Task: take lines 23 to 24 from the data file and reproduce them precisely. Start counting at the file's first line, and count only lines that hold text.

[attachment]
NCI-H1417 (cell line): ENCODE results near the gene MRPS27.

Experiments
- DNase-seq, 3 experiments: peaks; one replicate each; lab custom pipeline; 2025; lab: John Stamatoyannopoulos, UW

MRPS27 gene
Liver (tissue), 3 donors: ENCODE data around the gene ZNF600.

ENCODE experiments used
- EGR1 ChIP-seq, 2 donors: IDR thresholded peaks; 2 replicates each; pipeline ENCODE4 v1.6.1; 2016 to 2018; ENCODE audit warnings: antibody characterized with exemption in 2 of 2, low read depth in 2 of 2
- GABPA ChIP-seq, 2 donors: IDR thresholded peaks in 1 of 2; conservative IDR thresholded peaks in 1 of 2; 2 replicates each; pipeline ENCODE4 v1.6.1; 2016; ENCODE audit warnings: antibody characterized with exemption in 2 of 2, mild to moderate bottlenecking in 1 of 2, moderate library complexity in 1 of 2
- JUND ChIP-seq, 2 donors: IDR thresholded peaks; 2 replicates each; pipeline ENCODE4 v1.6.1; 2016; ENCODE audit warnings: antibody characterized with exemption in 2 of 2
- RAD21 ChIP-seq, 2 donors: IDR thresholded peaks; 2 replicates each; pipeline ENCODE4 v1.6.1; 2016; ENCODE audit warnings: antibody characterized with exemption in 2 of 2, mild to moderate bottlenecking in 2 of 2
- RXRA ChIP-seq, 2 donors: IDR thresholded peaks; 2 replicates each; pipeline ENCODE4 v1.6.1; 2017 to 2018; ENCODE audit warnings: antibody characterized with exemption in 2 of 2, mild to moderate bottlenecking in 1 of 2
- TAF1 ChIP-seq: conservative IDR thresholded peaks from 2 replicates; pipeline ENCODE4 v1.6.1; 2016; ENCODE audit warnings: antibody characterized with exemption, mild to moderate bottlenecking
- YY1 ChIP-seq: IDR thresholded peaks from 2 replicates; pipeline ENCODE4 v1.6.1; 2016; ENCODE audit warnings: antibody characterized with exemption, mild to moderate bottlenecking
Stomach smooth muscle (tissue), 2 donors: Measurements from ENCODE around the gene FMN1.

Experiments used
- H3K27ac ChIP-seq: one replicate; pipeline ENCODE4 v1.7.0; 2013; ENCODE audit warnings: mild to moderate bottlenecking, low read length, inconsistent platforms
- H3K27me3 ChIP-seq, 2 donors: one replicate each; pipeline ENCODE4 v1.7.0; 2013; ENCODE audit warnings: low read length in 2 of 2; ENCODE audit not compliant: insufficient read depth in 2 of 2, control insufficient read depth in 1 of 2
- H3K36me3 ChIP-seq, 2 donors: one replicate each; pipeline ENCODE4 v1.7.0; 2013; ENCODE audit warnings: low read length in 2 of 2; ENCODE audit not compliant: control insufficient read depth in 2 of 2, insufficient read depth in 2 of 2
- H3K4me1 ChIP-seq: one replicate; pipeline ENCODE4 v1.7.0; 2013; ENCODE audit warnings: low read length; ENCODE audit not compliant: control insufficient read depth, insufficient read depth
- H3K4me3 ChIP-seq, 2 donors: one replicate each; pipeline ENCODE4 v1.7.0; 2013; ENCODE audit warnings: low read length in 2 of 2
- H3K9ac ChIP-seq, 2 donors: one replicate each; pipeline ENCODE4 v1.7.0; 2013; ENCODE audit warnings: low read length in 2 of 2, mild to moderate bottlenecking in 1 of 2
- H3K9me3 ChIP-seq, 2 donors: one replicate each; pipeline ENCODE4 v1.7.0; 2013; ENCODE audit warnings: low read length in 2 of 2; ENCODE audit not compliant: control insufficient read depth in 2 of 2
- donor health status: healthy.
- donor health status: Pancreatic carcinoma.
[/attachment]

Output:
- donor health status: healthy.
- donor health status: Pancreatic carcinoma.